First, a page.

This Space Available

By Emily Carney

On Saturday, March 2, 1974, the American network ABC released Houston, We’ve Got A Problem, the first known movie to have anything (tangentially or otherwise) to do with Apollo 13, the lunar mission that famously saw its landing canceled due to a nearly catastrophic explosion in space 50 years ago. Some writing has been dedicated to this movie, which has nearly nothing to do with Apollo 13 itself (you can view it on YouTube, but consider yourself warned…it’s an archetypal mid-1970s made-for-television turkey, right up there with the ill-advised, borderline unwatchable 1979 NBC show Supertrain), and revolved largely around the exploits of fictitious retro officer Steve Bell (played with maximum cringeworthiness by I Spy’s Robert Culp). Even the very title of the film is a misquotation of the actual distress call made from Odyssey by command module pilot Jack Swigert, further subtracting credibility from the movie (if there ever was any).

Between Bell having heart-related episodes (one in a Speedo! By a swimming pool!) and reciting cheesy dialogue such as, “Babe, I’m gonna bring these guys home…I am! Because I’m the best retrofire officer that ever came down the damn street,” the film centered around the Mission Operations Control Room (MOCR), and the complete collapses of everyone’s personal lives the week that Apollo 13 decided to run into trouble. Fun facts: much of the filming took place inside the actual MOCR at Houston’s Johnson Space Center, and the top of astronaut Thomas P. Stafford’s head even made a cameo in the movie (he briefly “played” an unnamed astronaut attempting to troubleshoot in a simulator). Some actual MOCR personnel also made guest appearances. However, the film’s impending release – given its near-incomprehensible plot – brought little joy to many of the participants in the actual Apollo 13 saga…especially Jim Lovell, that mission’s commander.

Some documents from George Low’s archive now reveal the scope of Lovell’s unhappiness with the film’s script. A letter from Lovell written on February 11, 1974 addressed to then-NASA Administrator Dr. James C. Fletcher illuminated his concerns about the extreme dramatic license taken with the mission’s story, and read in part:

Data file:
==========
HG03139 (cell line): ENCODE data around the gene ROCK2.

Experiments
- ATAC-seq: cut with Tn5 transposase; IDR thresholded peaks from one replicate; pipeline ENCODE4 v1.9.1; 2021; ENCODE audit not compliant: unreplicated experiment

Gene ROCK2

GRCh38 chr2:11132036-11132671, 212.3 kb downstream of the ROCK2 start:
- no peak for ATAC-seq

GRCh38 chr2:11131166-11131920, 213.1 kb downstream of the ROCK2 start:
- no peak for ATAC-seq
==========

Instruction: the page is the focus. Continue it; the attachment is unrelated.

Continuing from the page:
I have just read the script, and I am greatly disappointed.

The setting of the story is indeed based on the Apollo 13 flight. Actual voice tapes, real names, insignia, and facilities are used. However, the plot is fictitious and in poor taste. The story of the flight controllers’ efforts to bring Apollo 13 home include the old soap opera cliches of marital difficulty, drug overdose, a child custody fight, death in the family, and a heart attack. If one is to believe this story it was obvious more traumatic to be in Mission Control than to be on board the crippled spacecraft.

I resent the mixing of fact and fiction. The Apollo 13 story in itself is an exciting adventure tale without the embellishments found in an afternoon serial program. If NASA wanted exposure of this nature, this story should have been based on a fictitious space flight.

I can’t help but feel that NASA did a disservice to the flight crew and ground personnel connected with Apollo 13 by cooperating fully with this film.

The safe return of Apollo 13 was one of NASA’s finest hours. The people who made that feat possible deserve a more accurate recounting of that story.

Lovell apparently assumed that the project would be based upon Thirteen: The Flight That Failed, a well-received 1973 book written by spaceflight author Henry S.F. Cooper, Jr. (who, ironically, would go on to write one of the most factually inaccurate Skylab books ever published, 1976’s A House In Space). At any rate, a memo from NASA Public Affairs’ John P. Donnelly made it to Deputy Administrator Low’s desk on February 15, concerning the Lovell letter. Donnelly felt a phone call to mollify Lovell’s (understandable) ire might be the best way to handle the situation. “Question is: Who should do it? I will, if you like, but pass it along with the thought that he might be more inclined to listen to our side [underline added by Low’s pen] if the explanation came from you. Either way, please advise,” Donnelly wrote to Low. Low’s handwritten notes at the bottom, back to Donnelly, are interesting: “John – [I] would be happy to call him, but I need to be much better prepared than I now am. What is ‘our side’?”